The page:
What were some of the difficulties of the program?
The worst part were the four deaths that occurred. The first was a student in Haiti who went into a diabetic coma before she reached the hospital. One student drowned in Costa Rica; one student was shot in Haiti; a faculty leader’s child died of illness. These are horrible things.
Anytime you have loss of life it’s very difficult. Danger is everywhere. Drowning also takes place in the US; a student doing a panty raid on campus slipped and fell and was crippled for rest of his life. How does the danger of being in Lima compare to the danger of being in Chicago?
How have you seen the program change and grow over the years?
We had hoped SST could last 15 years, so I am pleased and surprised that it’s still happening. Fundamentally, not too much has changed. The big issue when we started was cost. We designed the original program in such a way that it ended up saving the college money – the cost was within 1 or 2 percent of the cost of operating a student on campus. The way we kept the cost low was primarily in the Caribbean. We put people on a bus all the way to Florida, then flew them to any of the SST spots. It cost $10 a week less for room and board in the countries we were in. Now the finances are a bit different.
Do you still find time to travel?
Mary has Parkinson’s disease but we continue to travel an awful lot. We’ve gone back to Poland, Bulgaria, New Zealand. You develop friends around the world, and one stays in touch with those. We still exchange Christmas cards.
What sets SST apart from other study abroad programs?
The Council on International Education Exchange incorporates more than 500 other universities, but the emphasis on less-developed countries is not as important. In the early 1970s, only about 5 percent of international education programs were in developing countries, and we set about to improve that. (Editor’s note: The number of students studying abroad increases by about 12% each year, reports the BBC, but the exact percentage of students who go to developing countries isn’t known. The U.S. and China are two of the most common places for foreign exchange.)
The second major factor is the degree to which the students enter into the culture. I’ve seen programs with a professor and students in a hotel in some Italian city, but they don’t really interact with the culture. The genius of the Goshen program is the home stay to see how people really live. People don’t just put their towels on the rack in the evening; they must be hung outside. Service creates a deeper level of interaction. You learn about real lives.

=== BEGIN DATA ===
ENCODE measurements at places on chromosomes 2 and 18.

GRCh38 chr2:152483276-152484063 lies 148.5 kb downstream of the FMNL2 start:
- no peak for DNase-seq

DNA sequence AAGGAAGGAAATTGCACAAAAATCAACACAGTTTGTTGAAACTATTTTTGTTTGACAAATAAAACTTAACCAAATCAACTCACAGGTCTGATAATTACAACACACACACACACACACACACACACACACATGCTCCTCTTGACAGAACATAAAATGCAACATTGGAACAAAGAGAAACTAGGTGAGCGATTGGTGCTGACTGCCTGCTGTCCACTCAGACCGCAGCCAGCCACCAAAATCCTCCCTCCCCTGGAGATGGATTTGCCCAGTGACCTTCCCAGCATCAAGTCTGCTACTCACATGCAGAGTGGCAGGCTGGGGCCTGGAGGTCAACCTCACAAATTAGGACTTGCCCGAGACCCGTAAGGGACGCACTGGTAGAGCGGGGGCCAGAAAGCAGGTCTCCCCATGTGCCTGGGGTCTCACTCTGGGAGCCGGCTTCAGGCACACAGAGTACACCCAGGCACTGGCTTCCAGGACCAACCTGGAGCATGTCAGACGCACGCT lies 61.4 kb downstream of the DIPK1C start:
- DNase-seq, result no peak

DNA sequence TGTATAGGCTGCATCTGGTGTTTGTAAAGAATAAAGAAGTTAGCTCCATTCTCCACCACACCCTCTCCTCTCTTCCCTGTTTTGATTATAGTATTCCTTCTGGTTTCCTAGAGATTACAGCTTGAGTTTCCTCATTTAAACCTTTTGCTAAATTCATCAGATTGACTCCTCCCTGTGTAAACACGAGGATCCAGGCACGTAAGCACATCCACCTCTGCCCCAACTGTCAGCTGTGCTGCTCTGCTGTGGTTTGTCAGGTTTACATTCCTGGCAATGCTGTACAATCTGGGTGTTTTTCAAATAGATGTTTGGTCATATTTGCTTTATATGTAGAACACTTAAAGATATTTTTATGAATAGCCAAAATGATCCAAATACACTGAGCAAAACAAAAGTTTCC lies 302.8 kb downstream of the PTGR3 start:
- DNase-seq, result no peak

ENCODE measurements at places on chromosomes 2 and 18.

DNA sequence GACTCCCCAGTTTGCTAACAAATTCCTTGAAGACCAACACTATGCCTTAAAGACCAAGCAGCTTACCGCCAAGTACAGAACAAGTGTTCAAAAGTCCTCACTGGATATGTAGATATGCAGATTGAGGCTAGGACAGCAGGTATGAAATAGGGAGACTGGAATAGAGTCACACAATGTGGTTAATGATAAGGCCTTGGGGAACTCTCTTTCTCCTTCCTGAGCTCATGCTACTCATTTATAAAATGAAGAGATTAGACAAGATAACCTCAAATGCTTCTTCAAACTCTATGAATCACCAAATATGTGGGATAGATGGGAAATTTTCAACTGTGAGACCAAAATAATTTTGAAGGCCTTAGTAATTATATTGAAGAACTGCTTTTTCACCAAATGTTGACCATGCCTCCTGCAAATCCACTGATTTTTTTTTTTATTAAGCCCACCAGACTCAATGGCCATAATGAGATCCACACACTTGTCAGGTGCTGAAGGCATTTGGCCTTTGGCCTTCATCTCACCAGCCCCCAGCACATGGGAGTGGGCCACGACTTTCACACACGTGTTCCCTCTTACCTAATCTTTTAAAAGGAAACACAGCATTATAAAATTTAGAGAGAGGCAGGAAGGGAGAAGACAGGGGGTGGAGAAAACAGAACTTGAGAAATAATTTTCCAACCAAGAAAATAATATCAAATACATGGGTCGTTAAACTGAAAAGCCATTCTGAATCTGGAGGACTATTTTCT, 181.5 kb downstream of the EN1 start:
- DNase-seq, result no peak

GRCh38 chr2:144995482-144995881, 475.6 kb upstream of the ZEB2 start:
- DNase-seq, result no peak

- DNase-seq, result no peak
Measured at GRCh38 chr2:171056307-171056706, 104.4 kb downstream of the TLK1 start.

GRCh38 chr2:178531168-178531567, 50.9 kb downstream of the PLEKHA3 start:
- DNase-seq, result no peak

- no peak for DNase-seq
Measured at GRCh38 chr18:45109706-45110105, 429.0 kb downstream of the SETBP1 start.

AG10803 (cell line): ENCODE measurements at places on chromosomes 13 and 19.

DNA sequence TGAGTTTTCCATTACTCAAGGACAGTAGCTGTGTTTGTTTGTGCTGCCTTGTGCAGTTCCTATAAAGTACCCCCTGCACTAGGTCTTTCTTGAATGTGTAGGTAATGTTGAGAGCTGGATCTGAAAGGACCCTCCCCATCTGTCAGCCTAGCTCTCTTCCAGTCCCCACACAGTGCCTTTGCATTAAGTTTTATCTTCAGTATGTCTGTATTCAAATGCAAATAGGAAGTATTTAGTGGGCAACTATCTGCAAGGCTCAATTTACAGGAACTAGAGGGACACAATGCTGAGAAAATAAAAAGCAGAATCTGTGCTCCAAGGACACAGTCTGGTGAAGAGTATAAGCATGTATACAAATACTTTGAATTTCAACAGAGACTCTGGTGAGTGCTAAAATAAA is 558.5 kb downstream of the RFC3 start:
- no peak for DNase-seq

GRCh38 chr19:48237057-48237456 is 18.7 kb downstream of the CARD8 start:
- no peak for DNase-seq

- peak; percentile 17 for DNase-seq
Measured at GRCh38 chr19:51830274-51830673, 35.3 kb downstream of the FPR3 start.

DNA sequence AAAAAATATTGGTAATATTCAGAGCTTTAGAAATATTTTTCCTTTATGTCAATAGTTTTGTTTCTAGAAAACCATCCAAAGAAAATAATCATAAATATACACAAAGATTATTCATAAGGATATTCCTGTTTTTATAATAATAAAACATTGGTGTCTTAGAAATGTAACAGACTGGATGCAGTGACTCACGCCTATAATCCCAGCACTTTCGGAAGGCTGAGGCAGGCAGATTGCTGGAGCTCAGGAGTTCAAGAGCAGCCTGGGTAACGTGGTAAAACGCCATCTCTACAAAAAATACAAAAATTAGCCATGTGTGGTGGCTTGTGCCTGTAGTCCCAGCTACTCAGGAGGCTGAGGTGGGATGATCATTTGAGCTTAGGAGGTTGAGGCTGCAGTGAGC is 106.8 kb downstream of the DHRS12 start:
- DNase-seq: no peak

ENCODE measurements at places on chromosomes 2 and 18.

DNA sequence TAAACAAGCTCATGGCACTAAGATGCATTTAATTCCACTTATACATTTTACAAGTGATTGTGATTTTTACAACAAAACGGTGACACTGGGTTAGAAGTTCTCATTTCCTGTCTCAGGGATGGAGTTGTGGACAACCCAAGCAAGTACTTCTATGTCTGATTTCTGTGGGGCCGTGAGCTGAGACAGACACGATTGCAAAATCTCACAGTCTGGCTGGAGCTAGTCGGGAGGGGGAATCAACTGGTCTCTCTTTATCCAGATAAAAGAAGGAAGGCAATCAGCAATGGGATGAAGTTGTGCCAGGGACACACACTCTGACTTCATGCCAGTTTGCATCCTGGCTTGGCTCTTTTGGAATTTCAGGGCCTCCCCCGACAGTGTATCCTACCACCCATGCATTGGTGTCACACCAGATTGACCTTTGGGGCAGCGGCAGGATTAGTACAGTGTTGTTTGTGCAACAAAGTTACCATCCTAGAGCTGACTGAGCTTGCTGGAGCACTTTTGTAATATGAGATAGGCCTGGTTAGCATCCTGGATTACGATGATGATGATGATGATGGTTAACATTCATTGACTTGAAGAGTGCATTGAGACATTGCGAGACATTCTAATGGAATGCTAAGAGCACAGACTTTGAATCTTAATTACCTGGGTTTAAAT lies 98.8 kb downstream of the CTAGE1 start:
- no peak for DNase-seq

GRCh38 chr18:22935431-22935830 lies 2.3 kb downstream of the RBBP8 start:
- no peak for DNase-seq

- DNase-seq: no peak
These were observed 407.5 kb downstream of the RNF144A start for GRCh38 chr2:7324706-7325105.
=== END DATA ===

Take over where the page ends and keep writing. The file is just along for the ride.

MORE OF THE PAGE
In most other universities, the people that drag their feet on international programs tend to be in science departments. At Goshen the opposite was true; science professors were early leaders. The support that we got from the faculty was incredible. The most frequent comment I heard from former leaders deals with the degree to which they learned to know the students, not just as people in their class – they entered into their whole lives far more.
SST also has a tremendous impact for the rest of your life. For a long time I couldn’t read a newspaper without looking at what countries were in trouble. We were in 30 different countries through my work at the University of California. Every experience I’ve had abroad has broadened me. You just think differently. I find myself thinking as world citizen, not a Virginian. It’s inescapable.
Kate Stoltzfus is co-editor of The SST Stories Project.
Henry (Hank) Weaver of Goshen is a professor and provost emeritus. He taught chemistry courses before serving as dean and then as provost from 1972-79, and as interim president in 1996. Hank and his wife, Mary, have taught and traveled extensively, including an SST unit to Poland in 1975. After leaving GC, Hank was deputy direction of the Education Abroad Program for the University of California in more than 30 countries. He is the author of various publications, including co-author of the book Students Abroad – Strangers at Home: Education for a Global Society (1992) with Norman Kauffman and Judy Weaver, which includes studies with GC students.